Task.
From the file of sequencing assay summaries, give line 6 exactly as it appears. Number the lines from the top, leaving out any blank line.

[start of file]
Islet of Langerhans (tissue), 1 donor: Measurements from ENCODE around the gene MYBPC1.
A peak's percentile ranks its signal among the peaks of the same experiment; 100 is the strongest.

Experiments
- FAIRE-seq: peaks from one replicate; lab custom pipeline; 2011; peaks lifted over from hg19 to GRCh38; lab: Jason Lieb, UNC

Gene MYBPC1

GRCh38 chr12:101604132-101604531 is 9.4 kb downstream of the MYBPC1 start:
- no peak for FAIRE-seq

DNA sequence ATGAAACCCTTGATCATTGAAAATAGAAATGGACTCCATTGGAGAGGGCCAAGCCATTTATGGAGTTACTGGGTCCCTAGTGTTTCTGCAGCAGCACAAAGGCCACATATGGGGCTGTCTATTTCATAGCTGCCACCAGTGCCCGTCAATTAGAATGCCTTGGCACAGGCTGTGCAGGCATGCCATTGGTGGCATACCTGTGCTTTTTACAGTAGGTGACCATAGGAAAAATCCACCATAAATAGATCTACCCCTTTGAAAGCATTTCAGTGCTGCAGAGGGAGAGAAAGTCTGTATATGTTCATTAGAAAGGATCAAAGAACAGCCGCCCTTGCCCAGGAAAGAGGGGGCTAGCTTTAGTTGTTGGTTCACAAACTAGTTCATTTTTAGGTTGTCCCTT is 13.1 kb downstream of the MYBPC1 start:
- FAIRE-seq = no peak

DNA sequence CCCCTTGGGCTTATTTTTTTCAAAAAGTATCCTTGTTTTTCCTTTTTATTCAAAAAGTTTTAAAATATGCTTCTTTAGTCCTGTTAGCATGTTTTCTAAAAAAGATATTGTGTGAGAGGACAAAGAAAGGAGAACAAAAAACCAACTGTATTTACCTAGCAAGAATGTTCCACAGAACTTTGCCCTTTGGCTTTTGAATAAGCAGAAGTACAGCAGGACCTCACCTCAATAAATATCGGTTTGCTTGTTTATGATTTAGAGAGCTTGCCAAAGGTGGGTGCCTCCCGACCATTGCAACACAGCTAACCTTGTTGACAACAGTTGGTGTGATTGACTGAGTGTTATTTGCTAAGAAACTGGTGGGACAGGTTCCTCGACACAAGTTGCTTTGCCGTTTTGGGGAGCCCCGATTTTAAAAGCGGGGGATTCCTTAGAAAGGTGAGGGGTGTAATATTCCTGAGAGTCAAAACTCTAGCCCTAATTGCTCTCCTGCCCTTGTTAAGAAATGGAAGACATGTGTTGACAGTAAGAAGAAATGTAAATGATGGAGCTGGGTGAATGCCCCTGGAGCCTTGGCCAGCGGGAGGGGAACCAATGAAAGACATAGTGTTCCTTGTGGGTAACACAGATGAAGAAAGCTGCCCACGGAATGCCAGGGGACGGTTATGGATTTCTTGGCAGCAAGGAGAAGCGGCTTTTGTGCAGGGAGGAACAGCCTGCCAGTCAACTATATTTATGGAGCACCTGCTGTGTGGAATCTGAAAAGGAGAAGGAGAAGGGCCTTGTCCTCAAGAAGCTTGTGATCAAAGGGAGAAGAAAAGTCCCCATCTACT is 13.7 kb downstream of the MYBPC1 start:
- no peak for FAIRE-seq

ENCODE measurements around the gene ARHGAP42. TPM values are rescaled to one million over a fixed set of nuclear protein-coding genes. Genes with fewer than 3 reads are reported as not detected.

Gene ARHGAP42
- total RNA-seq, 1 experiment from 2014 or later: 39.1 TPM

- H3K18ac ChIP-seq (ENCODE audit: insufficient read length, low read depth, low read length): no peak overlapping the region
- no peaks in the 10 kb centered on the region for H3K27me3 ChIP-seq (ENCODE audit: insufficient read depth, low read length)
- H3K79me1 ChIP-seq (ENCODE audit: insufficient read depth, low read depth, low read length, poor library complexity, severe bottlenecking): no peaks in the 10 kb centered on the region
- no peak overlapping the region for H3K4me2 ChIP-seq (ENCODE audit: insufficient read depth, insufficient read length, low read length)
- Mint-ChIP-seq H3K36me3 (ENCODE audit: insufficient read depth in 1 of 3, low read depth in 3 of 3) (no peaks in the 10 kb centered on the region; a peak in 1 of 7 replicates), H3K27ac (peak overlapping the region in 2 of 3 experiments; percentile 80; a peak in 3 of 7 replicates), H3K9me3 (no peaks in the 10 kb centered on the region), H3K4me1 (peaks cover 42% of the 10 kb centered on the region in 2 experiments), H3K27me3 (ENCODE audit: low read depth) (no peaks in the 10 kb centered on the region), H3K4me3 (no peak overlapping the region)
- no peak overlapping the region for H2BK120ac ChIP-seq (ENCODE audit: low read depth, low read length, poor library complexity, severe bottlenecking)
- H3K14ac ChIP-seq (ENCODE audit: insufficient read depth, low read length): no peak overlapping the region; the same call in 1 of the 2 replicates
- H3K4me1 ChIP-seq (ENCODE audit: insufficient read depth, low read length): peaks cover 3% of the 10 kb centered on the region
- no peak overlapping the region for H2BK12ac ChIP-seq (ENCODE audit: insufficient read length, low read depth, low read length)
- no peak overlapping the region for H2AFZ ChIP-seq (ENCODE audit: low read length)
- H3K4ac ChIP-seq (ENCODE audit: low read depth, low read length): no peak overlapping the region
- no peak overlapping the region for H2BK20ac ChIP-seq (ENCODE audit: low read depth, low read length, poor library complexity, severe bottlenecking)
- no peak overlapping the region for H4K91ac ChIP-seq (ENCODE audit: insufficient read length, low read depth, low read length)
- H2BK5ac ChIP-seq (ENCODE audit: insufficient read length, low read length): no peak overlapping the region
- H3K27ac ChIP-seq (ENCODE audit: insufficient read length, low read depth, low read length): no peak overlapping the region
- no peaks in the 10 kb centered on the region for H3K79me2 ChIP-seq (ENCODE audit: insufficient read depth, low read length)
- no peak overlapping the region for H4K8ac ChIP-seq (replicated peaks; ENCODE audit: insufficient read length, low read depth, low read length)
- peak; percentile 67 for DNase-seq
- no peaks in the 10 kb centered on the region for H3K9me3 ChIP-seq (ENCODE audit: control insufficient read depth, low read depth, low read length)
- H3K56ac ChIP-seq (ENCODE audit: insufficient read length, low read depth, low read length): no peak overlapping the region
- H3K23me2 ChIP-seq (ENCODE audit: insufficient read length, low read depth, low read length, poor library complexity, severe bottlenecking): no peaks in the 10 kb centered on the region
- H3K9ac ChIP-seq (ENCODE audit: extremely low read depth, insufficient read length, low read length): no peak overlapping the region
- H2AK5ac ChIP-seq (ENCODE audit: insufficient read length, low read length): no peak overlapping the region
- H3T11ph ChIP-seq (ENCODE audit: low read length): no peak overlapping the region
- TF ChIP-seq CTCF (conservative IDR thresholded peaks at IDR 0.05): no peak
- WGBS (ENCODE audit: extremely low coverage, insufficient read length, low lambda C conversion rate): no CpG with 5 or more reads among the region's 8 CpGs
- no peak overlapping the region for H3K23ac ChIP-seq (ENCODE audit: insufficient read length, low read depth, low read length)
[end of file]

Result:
GRCh38 chr12:101604132-101604531 is 9.4 kb downstream of the MYBPC1 start: